In many locales, there are specialty designers and contractors that work with SOG construction.

SOG construction is one of the most trouble prone and litiguous elements of concrete work; care and diligence is essential.

There are several good publications for SOG construction. These should be reviewed prior to commencing a significant SOG project.


Most SOG construction is subject to minimal, static loading and these are generally infrequent. If frequent and moving loads are encountered, then the SOG should be constructed as a pavement. Pavement design includes consideration of both flexural stresses encountered and repetitive loading. If high loads and/or patterned loads are involved, then special consideration should be made to accommodate them.

The effect of a pattern point load may influence stresses in the concrete slab at point load locations adjacent to the load under consideration. This additional loading should be considered in the slab design. The design can include for point loading, line loading and wheel loading.

SOG construction can be designed based on a "drag formula" which tries to accommodate the shrinkage of the concrete and restraint of the granular base material.

SOG construction can also be designed by limiting the flexural tensile stresses generated by loading to a portion of the concrete modulus of rupture for flexure. The flexural stresses can be determined by elastic solutions or FEM studies.

The design may include for granular base materials as well as the sub-base. These can contribute to the modulus of subgrade reaction which is one of the 'key' soil parameters for SOG design. A multiple layered approach can be used; this is normally reserved for high quality, or special purpose SOG construction. Examples of this type of construction could be large cargo terminal buildings, airport runways, high speed highways, etc.

When designing for flexural tensile stresses, it is necessary to consider the probability of loading as well as fatigue issues.

Base and Sub-base

The sub-base can be proof rolled to check for uniformity of bearing materials. Soft areas can be excavated and or scarified and re-compacted with engineered fill. The more uniform the base and sub-base, the better the SOG construction.

The base should be a uniformly graded quality granular material that readily compacts. It provides a bearing surface for the concrete SOG over. There is research by both the American Concrete Institute (ACI) and the Portland Cement Association (PCA) that the effect of compacted granular base is minimal. To a lesser extent, it helps transfer loading from the concrete slab to the sub-base below. In additon, it can provide a smooth hard surface on which to construct the SOG.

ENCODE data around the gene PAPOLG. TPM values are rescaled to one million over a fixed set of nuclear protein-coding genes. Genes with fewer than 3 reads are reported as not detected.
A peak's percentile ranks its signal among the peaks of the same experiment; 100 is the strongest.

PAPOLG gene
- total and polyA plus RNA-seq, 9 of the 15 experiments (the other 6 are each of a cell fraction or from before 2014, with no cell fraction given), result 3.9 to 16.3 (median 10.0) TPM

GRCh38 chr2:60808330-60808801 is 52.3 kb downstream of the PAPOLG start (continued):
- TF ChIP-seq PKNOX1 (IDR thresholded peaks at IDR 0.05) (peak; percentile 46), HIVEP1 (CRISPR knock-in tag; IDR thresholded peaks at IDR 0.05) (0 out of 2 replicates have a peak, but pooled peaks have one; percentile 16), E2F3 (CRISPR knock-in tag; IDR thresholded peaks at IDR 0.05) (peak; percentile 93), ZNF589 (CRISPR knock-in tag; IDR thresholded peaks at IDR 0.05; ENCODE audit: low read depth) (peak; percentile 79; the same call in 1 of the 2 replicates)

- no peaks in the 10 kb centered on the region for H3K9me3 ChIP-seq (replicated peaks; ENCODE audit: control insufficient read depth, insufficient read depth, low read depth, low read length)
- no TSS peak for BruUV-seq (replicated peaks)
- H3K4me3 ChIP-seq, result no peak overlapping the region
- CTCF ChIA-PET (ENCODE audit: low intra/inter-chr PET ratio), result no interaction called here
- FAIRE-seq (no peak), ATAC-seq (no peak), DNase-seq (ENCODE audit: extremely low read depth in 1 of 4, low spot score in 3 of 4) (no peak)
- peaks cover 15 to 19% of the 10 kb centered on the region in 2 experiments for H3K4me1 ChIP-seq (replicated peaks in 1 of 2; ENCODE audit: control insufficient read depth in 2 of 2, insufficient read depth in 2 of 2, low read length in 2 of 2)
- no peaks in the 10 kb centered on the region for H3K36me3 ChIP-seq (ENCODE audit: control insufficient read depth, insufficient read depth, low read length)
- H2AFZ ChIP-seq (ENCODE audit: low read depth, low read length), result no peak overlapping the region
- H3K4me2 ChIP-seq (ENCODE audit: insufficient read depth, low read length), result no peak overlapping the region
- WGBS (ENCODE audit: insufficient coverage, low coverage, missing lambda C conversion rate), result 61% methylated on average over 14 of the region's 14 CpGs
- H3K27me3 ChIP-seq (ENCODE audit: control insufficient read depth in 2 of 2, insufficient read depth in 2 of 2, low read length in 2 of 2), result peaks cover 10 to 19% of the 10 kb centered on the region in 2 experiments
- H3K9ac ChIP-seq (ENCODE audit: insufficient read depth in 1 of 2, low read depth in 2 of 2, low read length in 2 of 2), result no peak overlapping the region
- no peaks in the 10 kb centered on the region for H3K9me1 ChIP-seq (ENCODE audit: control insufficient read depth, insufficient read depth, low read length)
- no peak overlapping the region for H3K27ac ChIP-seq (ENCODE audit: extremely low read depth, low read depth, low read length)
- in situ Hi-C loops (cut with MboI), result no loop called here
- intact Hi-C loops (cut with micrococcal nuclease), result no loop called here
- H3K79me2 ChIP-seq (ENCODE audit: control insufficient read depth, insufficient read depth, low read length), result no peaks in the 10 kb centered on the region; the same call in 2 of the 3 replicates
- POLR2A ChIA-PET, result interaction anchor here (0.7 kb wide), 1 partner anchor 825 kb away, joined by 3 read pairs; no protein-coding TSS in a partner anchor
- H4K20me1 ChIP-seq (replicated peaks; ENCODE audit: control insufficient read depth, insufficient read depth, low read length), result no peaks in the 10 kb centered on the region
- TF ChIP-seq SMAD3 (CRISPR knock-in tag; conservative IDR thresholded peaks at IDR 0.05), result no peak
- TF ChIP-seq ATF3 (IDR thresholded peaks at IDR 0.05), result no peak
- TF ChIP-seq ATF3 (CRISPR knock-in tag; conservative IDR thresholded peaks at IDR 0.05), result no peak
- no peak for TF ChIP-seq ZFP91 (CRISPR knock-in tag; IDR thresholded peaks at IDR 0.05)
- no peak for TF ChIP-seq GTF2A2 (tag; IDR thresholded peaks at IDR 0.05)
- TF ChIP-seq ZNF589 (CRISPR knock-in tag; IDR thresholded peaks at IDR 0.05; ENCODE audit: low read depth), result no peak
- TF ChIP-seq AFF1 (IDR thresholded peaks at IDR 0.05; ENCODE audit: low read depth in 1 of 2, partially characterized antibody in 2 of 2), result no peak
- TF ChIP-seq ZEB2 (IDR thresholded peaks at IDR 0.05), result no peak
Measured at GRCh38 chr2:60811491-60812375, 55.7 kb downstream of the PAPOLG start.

The base aggregate under the slab should be carefully specified. A uniform degree of compaction with no soft spots and a relatively smooth surface is needed. A non uniform surface provides projections that can restrain a slab and promote cracking.

Vapour Retarder

To minimise moisture entering the SOG from the sub-base and granular base material below, it is common practice to place a polyethylene vapour barrier between the slab and base. To minimise curling of the slab, it is also practice, in some locales, to place 50mm or so of sand material between the polyethylene and the slab. This permits water from the concrete mix to seep into the sand layer and provides a more uniform moisture content throughout the concrete slab.


Concrete testing can be predicated on using the compressive strength of concrete or, more correctly, the flexural tensile strenght based on 'beam tests'.

The mix design must be carefully selected. A low slump concrete should be used to minimise shrinkage. a 75mm maximum slump is often specified. Note the use of the word 'maximum' and not just a 75mm slump. In some locales, a 100mm slump satisfies a 75mm specified slump. A superplasticiser can be utilised to achieve workable mix when a low slump is specified.

Consideration of a large proportion by weight of flyash should be made. This has the effect of reducing shrinkage, but causes a slower strength gain. Large amounts of flyash may have an effect on the finishing of the concrete surface.